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SAR QSAR Environ Res. 2005 Feb-Apr;16(1-2):63-77.

A spreadsheet program for modeling quantitative structure-pharmacokinetic relationships for inhaled volatile organics in humans.

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  • 1Groupe de Recherche en Toxicologie Humaine (TOXHUM), Université de Montréal, Case Postale 6128, Succ. Centre-Ville, Montreal, PQ, Canada H3C 3J7.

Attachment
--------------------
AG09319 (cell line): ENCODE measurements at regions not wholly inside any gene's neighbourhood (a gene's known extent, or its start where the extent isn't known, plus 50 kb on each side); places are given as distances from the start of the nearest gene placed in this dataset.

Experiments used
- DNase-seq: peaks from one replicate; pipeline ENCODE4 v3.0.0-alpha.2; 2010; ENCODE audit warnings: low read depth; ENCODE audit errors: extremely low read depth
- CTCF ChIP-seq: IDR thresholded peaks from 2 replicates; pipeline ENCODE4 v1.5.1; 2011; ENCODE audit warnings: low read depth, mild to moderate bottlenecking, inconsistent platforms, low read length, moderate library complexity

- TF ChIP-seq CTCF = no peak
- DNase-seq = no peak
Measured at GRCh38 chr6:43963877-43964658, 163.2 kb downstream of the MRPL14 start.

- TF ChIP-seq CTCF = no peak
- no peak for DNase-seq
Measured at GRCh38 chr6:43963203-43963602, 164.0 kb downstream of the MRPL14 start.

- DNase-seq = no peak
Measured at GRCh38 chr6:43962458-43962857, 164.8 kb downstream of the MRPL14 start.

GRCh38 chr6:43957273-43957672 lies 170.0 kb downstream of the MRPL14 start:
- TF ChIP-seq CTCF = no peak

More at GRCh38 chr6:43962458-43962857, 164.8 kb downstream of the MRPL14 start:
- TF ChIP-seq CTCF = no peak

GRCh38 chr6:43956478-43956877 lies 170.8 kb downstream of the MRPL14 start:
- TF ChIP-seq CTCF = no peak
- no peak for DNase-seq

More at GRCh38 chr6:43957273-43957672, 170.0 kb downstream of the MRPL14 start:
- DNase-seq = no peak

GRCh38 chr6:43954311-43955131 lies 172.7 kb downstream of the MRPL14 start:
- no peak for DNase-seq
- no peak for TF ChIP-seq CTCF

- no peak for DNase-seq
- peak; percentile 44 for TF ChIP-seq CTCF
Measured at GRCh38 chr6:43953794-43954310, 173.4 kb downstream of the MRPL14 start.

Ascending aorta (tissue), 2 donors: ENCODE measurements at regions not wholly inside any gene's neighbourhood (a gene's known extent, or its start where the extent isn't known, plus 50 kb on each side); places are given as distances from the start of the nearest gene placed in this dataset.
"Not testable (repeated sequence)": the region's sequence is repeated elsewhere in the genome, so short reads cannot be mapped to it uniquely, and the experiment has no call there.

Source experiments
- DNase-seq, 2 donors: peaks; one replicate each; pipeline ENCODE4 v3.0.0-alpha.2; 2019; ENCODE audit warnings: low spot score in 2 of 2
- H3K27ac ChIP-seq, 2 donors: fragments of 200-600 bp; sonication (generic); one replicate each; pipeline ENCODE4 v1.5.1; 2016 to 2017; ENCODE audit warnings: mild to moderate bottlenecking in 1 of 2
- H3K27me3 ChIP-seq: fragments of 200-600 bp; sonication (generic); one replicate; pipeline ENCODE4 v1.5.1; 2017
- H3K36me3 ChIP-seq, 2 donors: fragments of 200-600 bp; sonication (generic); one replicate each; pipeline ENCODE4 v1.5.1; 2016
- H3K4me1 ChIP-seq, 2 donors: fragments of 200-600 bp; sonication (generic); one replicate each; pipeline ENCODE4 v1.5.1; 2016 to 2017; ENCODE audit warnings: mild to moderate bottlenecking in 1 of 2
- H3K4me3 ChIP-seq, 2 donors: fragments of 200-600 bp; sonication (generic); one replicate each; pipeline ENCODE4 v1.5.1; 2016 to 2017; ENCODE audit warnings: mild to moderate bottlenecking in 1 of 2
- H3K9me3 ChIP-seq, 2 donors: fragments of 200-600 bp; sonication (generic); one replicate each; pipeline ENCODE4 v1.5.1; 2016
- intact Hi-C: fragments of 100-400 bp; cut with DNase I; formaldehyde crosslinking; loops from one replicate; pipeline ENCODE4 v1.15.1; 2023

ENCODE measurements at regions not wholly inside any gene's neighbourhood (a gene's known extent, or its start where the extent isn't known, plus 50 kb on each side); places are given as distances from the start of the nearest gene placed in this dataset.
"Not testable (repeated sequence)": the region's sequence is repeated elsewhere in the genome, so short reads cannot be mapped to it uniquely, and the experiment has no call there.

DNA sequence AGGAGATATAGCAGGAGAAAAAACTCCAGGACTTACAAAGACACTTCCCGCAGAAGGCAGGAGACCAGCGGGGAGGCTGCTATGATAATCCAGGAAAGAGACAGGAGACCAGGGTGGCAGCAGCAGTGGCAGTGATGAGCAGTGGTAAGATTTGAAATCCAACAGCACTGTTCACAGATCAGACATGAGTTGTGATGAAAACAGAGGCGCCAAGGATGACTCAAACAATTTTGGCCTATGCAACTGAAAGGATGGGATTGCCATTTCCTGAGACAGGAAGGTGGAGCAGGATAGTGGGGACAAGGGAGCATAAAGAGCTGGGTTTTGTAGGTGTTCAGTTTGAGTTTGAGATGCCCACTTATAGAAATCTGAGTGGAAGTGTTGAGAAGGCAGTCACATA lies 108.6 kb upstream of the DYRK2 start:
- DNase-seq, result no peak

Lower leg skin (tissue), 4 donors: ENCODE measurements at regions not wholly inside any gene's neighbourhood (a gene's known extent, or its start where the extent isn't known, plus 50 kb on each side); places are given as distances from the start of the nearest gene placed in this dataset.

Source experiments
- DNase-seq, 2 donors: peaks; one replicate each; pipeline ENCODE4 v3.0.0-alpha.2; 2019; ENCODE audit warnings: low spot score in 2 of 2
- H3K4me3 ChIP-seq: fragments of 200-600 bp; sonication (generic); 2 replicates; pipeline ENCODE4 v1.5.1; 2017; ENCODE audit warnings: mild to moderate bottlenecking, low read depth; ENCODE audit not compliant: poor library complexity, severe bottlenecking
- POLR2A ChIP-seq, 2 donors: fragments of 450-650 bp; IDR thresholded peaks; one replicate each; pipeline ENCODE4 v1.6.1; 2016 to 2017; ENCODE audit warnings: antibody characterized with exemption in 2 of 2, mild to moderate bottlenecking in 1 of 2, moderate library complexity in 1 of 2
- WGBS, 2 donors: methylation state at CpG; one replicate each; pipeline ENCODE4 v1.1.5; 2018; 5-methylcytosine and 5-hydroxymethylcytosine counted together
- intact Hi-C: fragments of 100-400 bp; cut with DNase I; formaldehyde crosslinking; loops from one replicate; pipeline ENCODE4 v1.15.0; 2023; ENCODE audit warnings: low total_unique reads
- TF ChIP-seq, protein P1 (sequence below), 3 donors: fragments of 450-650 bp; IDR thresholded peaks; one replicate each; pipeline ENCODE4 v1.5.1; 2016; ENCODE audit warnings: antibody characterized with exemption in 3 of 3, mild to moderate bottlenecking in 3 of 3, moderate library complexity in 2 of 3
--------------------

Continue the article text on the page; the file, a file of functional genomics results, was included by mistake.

The extent and profile of target tissue exposure to toxicants depend upon the pharmacokinetic processes, namely, absorption, distribution, metabolism and excretion. The present study developed a spreadsheet program to simulate the pharmacokinetics of inhaled volatile organic chemicals (VOCs) in humans based on information from molecular structure. The approach involved the construction of a human physiologically-based pharmacokinetic (PBPK) model, and the estimation of its parameters based on quantitative structure-property relationships (QSPRs) in an Excel spreadsheet. The compartments of the PBPK model consisted of liver, adipose tissue, poorly perfused tissues and richly perfused tissues connected by circulating blood. The parameters required were: human physiological parameters such as cardiac output, breathing rate, tissue volumes and tissue blood flow rates (obtained from the biomedical literature), tissue/air partition coefficients (obtained using QSPRs developed with rat data), blood/air partition coefficients (Pb) and hepatic clearance (CL). Using literature data on human Pb and CL for several VOCs (alkanes, alkenes, haloalkanes and aromatic hydrocarbons), multi-linear additive QSPR models were developed. The numerical contributions to human Pb and CL were obtained for eleven structural fragments (CH3, CH2, CH, C, C [double bond] C, H, Cl, Br, F, benzene ring, and H in the benzene ring structure). Using these data as input, the PBPK model written in an Excel spreadsheet simulated the inhalation pharmacokinetics of ethylbenzene (33 ppm, 7 h) and dichloromethane (100 ppm, 6 h) in humans exposed to these chemicals. The QSPRs developed in this study should be useful for predicting the inhalation pharmacokinetics of VOCs in humans, prior to testing and experimentation.

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